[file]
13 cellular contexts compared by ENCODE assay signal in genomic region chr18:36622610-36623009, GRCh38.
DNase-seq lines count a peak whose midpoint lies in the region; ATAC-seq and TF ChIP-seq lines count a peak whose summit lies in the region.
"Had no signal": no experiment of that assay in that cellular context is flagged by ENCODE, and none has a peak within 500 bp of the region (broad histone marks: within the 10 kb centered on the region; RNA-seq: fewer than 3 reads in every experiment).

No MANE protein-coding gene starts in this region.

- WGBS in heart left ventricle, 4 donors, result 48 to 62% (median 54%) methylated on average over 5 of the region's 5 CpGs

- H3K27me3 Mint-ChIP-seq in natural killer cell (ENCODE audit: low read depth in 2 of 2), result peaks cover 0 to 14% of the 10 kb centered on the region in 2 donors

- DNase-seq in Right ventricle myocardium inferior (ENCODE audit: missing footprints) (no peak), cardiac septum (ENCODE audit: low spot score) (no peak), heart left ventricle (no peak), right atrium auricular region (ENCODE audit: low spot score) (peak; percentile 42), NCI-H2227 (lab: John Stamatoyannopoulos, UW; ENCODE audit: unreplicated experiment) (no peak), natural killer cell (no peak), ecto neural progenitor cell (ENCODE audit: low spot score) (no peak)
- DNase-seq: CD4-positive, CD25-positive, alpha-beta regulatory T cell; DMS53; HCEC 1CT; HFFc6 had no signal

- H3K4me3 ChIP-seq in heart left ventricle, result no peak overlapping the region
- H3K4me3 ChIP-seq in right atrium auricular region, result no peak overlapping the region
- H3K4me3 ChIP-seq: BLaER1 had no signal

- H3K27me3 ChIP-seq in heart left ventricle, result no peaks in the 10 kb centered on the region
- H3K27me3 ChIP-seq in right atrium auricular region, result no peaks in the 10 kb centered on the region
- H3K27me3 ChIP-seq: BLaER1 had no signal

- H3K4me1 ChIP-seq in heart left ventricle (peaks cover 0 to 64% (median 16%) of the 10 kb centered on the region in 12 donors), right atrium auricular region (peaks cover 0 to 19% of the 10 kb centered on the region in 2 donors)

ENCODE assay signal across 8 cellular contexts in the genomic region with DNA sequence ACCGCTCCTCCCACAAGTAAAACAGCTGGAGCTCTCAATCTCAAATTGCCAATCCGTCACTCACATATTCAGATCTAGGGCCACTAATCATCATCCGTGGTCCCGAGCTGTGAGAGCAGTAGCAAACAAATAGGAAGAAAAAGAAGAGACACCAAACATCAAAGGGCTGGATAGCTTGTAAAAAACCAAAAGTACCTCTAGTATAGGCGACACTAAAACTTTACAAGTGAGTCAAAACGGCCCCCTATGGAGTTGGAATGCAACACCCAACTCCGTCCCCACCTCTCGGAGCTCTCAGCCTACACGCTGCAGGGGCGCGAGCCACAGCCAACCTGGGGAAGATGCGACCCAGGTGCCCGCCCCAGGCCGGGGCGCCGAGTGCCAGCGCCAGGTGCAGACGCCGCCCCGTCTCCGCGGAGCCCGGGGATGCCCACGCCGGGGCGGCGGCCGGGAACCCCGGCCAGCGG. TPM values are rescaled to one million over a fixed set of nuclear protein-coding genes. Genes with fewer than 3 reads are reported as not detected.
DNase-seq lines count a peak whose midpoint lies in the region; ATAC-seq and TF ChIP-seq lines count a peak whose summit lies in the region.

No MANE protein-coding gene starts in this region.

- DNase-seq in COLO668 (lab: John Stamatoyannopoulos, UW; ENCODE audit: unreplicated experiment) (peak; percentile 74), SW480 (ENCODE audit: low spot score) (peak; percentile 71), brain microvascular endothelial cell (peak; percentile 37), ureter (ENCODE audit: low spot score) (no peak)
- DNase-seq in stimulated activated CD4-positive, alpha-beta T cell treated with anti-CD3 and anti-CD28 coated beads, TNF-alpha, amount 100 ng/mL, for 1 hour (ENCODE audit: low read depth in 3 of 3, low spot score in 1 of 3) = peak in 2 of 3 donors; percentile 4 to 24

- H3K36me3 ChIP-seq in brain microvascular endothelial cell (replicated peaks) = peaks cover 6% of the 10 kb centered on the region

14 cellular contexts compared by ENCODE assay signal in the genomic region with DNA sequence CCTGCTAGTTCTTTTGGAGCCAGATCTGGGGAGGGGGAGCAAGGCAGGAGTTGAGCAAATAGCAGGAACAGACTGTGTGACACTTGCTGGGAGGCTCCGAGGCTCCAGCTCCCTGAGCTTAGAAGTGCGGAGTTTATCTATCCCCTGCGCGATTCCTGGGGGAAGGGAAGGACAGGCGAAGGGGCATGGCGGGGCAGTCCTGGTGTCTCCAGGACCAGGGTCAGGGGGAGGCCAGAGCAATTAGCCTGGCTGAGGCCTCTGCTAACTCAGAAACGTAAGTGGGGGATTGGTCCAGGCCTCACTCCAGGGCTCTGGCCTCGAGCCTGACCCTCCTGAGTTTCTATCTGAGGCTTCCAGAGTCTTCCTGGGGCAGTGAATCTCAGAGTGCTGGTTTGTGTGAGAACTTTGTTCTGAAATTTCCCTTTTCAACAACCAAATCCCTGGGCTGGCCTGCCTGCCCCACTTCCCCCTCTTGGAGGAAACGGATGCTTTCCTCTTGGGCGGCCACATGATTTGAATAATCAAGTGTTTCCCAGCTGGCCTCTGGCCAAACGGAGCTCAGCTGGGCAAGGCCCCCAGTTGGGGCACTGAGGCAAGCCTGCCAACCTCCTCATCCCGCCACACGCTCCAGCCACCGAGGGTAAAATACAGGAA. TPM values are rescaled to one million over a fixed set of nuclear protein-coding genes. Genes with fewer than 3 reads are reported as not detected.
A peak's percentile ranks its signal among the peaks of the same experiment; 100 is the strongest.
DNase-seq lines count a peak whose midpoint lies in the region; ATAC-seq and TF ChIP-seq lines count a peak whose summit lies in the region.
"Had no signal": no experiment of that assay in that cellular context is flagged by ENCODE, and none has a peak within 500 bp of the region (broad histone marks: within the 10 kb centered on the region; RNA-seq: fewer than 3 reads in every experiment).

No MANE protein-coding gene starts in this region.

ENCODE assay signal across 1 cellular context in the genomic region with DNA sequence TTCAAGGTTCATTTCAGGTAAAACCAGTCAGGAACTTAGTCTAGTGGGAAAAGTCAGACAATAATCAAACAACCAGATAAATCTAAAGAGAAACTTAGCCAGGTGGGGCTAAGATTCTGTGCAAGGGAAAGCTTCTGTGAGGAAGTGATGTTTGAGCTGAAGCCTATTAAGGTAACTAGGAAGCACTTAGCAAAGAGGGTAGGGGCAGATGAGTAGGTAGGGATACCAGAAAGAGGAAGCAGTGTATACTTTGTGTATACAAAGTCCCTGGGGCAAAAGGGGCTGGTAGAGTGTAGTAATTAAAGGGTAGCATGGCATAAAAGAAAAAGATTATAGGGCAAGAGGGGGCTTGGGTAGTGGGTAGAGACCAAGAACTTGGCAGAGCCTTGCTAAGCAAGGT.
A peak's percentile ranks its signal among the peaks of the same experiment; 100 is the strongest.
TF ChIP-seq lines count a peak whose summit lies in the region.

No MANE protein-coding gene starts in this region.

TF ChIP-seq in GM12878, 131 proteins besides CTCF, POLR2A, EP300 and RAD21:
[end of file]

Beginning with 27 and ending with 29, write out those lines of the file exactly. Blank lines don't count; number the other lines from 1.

ENCODE assay signal across 1 cellular context in the genomic region with DNA sequence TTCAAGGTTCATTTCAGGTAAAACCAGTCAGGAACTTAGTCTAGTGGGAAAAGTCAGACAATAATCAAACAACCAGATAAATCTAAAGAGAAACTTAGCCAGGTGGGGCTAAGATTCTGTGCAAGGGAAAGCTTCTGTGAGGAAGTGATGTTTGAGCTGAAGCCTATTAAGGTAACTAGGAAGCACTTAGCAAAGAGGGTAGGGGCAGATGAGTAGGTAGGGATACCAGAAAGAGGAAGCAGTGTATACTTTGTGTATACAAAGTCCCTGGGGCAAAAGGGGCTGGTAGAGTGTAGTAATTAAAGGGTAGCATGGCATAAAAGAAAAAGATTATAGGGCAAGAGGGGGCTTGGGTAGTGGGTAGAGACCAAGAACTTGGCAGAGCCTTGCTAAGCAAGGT.
A peak's percentile ranks its signal among the peaks of the same experiment; 100 is the strongest.
TF ChIP-seq lines count a peak whose summit lies in the region.